Dr. Jekyll and Mr. Hyde By Robert Louis Stevenson Chapter 8 - The Last Night

"Well, Mr. Utterson, you are a hard man to satisfy, but I'll do it yet," said Poole. "All this last week (you must know) him, or it, or whatever it is that lives in that cabinet, has been crying night and day for some sort of medicine and cannot get it to his mind. It was sometimes his way — the master's, that is — to write his orders on a sheet of paper and throw it on the stair. We've had nothing else this week back; nothing but papers, and a closed door, and the very meals left there to be smuggled in when nobody was looking. Well, sir, every day, ay, and twice and thrice in the same day, there have been orders and complaints, and I have been sent flying to all the wholesale chemists in town. Every time I brought the stuff back, there would be another paper telling me to return it, because it was not pure, and another order to a different firm. This drug is wanted bitter bad, sir, whatever for."

"Have you any of these papers?" asked Mr. Utterson.

Poole felt in his pocket and handed out a crumpled note, which the lawyer, bending nearer to the candle, carefully examined. Its contents ran thus: "Dr. Jekyll presents his compliments to Messrs. Maw. He assures them that their last sample is impure and quite useless for his present purpose. In the year 18 — -, Dr. J. purchased a somewhat large quantity from Messrs. M. He now begs them to search with the most sedulous care, and should any of the same quality be left, to forward it to him at once. Expense is no consideration. The importance of this to Dr. J. can hardly be exaggerated." So far the letter had run composedly enough, but here with a sudden splutter of the pen, the writer's emotion had broken loose. "For God's sake," he had added, "find me some of the old."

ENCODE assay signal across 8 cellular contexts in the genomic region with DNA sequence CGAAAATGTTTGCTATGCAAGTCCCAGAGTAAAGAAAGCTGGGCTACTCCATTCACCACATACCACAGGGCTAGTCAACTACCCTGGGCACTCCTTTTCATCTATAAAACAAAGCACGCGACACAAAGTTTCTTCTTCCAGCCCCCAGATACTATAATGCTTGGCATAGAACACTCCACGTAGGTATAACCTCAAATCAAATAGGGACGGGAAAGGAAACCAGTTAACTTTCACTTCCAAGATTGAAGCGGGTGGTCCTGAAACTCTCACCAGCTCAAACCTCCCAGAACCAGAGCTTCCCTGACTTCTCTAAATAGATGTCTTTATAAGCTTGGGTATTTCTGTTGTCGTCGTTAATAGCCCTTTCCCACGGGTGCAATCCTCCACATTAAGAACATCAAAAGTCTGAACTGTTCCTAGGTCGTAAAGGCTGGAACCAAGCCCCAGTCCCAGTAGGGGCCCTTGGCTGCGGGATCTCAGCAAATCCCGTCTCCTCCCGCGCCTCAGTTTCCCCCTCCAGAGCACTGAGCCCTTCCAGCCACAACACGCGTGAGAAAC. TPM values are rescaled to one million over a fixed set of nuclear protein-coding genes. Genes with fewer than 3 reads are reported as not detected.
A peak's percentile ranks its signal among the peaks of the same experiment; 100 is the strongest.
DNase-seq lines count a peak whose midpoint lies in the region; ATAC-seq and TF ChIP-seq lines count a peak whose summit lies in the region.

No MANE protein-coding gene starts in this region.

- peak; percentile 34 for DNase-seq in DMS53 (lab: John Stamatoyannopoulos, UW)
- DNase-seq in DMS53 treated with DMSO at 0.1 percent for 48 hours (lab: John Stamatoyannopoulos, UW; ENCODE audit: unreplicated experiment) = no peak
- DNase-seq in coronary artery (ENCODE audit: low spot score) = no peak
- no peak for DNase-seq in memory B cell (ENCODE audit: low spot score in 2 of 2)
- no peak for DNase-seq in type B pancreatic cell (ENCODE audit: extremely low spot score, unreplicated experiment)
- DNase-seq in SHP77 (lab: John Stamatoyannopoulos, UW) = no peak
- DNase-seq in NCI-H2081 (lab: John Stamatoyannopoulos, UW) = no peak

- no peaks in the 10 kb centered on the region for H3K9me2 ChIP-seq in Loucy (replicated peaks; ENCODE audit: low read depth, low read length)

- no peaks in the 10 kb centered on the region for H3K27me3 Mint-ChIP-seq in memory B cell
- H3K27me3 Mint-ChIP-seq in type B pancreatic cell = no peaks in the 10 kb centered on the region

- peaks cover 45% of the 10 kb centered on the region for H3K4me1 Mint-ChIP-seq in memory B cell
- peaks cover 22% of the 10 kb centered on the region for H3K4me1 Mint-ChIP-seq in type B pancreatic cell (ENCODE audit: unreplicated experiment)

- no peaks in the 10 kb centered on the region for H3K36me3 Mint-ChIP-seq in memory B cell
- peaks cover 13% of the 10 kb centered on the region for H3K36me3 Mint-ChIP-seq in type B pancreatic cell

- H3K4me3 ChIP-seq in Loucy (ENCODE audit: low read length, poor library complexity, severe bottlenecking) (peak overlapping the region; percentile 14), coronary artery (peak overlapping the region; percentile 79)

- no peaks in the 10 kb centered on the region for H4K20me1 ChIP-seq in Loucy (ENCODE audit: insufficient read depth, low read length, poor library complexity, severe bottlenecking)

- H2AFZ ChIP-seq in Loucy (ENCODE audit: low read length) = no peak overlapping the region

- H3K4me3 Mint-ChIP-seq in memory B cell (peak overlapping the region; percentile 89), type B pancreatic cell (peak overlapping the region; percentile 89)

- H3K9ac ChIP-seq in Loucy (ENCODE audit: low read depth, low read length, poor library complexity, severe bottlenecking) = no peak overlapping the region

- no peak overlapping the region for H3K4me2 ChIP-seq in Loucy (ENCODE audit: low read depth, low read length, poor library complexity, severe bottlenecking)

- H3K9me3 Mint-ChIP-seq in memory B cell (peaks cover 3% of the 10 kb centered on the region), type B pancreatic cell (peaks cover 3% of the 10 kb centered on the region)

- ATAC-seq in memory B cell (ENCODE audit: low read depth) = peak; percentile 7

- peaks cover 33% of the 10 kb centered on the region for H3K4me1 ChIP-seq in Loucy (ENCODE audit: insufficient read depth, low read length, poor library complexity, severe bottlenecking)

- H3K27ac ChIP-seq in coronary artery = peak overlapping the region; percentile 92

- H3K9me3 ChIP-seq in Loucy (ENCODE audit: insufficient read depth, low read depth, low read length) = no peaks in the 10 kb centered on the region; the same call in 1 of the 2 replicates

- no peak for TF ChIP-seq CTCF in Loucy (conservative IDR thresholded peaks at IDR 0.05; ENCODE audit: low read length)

"This is a strange note," said Mr. Utterson; and then sharply, "How do you come to have it open?"

"The man at Maw's was main angry, sir, and he threw it back to me like so much dirt," returned Poole.

"This is unquestionably the doctor's hand, do you know?" resumed the lawyer.

"I thought it looked like it," said the servant rather sulkily; and then, with another voice, "But what matters hand-of-write?" he said. "I've seen him!"

"Seen him?" repeated Mr. Utterson. "Well?"

"That's it!" said Poole. "It was this way. I came suddenly into the theatre from the garden. It seems he had slipped out to look for this drug or whatever it is; for the cabinet door was open, and there he was at the far end of the room digging among the crates. He looked up when I came in, gave a kind of cry, and whipped up-stairs into the cabinet. It was but for one minute that I saw him, but the hair stood upon my head like quills. Sir, if that was my master, why had he a mask upon his face? If it was my master, why did he cry out like a rat, and run from me? I have served him long enough. And then . . . " The man paused and passed his hand over his face.

"These are all very strange circumstances," said Mr. Utterson, "but I think I begin to see daylight. Your master, Poole, is plainly seized with one of those maladies that both torture and deform the sufferer; hence, for aught I know, the alteration of his voice; hence the mask and the avoidance of his friends; hence his eagerness to find this drug, by means of which the poor soul retains some hope of ultimate recovery — God grant that he be not deceived! There is my explanation; it is sad enough, Poole, ay, and appalling to consider; but it is plain and natural, hangs well together, and delivers us from all exorbitant alarms."